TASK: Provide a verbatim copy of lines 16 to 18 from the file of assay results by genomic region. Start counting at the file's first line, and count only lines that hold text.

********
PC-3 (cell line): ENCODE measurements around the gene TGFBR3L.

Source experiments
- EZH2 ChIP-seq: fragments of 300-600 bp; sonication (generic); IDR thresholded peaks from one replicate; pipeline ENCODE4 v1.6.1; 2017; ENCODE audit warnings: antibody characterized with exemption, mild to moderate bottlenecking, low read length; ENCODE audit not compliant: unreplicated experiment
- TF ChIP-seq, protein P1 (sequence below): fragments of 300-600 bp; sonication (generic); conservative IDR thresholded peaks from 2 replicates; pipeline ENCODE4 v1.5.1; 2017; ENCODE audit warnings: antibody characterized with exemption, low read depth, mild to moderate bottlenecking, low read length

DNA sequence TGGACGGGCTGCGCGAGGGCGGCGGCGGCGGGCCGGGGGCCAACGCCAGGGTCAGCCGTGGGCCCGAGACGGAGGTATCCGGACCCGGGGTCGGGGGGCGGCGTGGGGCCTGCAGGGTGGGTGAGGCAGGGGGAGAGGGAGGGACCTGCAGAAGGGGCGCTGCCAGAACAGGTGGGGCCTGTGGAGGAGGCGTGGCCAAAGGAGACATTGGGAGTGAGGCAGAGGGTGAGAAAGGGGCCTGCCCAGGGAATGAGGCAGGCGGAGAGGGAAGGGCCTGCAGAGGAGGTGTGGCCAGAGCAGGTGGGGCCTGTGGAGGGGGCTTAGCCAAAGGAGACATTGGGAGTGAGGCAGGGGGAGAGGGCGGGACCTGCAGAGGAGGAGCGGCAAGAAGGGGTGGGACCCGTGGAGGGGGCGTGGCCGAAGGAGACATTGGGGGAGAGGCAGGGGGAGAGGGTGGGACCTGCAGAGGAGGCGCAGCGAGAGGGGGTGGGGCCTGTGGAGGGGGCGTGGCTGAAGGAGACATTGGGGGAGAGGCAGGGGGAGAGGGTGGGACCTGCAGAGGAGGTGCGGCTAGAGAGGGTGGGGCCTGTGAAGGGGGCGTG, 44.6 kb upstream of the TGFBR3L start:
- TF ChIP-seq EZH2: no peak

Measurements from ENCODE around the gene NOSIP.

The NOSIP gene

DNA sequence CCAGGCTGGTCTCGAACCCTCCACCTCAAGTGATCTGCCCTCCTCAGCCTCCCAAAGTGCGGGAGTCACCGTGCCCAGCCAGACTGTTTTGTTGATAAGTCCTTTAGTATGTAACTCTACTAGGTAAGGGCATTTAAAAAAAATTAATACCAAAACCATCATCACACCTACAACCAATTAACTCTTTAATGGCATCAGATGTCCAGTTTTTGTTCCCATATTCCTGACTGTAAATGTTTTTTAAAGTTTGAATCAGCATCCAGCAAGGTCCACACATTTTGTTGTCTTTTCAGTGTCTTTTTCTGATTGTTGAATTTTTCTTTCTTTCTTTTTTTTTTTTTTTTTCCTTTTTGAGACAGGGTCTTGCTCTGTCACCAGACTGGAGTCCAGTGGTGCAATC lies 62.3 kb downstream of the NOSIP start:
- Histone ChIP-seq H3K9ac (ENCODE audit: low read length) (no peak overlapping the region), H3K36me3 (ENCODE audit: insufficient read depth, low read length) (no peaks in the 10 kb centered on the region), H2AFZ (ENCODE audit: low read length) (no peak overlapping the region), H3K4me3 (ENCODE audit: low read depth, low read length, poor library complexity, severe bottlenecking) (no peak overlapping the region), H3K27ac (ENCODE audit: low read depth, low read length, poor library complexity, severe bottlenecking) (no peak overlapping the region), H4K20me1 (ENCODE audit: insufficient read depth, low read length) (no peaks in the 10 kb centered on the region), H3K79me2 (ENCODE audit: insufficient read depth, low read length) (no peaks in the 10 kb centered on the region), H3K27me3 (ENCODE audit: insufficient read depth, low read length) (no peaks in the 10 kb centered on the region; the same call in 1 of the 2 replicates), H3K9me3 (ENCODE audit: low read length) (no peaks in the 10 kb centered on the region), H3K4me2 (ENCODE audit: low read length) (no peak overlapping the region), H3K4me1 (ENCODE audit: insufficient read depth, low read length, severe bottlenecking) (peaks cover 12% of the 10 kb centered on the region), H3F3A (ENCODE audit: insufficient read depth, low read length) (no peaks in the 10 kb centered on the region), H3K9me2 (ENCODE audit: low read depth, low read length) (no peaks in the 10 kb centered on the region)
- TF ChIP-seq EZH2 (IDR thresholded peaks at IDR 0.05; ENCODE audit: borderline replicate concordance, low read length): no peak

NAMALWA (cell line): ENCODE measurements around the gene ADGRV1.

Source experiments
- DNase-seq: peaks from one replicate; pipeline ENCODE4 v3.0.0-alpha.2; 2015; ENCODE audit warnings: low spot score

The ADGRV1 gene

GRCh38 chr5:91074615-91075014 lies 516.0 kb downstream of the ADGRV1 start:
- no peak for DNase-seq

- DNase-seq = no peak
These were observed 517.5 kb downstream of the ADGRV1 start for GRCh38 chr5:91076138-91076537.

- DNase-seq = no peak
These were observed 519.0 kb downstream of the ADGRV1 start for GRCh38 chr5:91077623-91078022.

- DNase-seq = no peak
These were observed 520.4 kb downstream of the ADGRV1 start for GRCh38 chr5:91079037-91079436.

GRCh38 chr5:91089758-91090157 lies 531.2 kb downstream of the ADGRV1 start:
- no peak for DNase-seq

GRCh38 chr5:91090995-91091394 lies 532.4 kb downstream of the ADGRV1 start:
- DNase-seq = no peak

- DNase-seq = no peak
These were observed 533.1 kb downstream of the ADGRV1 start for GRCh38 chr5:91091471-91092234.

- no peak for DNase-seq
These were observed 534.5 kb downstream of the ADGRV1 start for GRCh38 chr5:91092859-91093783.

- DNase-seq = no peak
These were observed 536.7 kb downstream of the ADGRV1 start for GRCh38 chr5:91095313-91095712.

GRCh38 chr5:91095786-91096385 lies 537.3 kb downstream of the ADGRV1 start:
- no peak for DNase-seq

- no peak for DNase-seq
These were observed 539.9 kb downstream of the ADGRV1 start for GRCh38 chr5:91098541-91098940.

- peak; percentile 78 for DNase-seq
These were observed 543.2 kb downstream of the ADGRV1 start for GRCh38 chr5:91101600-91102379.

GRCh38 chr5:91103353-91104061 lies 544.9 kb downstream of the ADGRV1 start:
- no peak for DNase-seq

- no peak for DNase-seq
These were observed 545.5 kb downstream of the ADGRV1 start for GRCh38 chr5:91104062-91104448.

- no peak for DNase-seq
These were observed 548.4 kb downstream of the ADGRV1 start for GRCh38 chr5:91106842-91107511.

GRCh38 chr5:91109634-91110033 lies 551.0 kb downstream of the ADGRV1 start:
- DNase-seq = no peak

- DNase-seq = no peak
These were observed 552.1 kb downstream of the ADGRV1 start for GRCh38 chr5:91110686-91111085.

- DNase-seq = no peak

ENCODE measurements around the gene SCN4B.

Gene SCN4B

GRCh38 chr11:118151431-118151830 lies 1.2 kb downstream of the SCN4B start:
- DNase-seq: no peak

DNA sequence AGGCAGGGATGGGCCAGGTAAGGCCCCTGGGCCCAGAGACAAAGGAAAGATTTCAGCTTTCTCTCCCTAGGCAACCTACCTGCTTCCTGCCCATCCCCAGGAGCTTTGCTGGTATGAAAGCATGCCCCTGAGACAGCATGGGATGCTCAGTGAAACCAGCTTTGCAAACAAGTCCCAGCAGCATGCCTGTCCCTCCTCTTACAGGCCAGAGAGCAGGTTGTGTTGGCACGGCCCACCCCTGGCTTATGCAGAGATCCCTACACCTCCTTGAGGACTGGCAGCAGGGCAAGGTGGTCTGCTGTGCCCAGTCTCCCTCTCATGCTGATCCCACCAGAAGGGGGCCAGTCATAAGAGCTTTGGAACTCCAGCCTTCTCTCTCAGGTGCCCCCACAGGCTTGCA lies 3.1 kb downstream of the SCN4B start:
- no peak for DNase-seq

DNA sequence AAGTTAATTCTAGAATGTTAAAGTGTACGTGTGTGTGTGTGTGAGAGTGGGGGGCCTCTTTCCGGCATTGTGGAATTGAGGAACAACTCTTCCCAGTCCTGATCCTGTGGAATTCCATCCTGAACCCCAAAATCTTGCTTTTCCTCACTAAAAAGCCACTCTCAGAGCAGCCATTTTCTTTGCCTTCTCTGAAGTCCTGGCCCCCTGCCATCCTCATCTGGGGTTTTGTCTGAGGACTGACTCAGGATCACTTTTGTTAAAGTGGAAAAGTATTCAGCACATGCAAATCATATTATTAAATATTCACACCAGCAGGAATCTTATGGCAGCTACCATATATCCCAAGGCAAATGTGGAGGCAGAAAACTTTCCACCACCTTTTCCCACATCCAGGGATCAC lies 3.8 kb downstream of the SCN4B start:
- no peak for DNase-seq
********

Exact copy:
GRCh38 chr5:91074615-91075014 lies 516.0 kb downstream of the ADGRV1 start:
- no peak for DNase-seq

- DNase-seq = no peak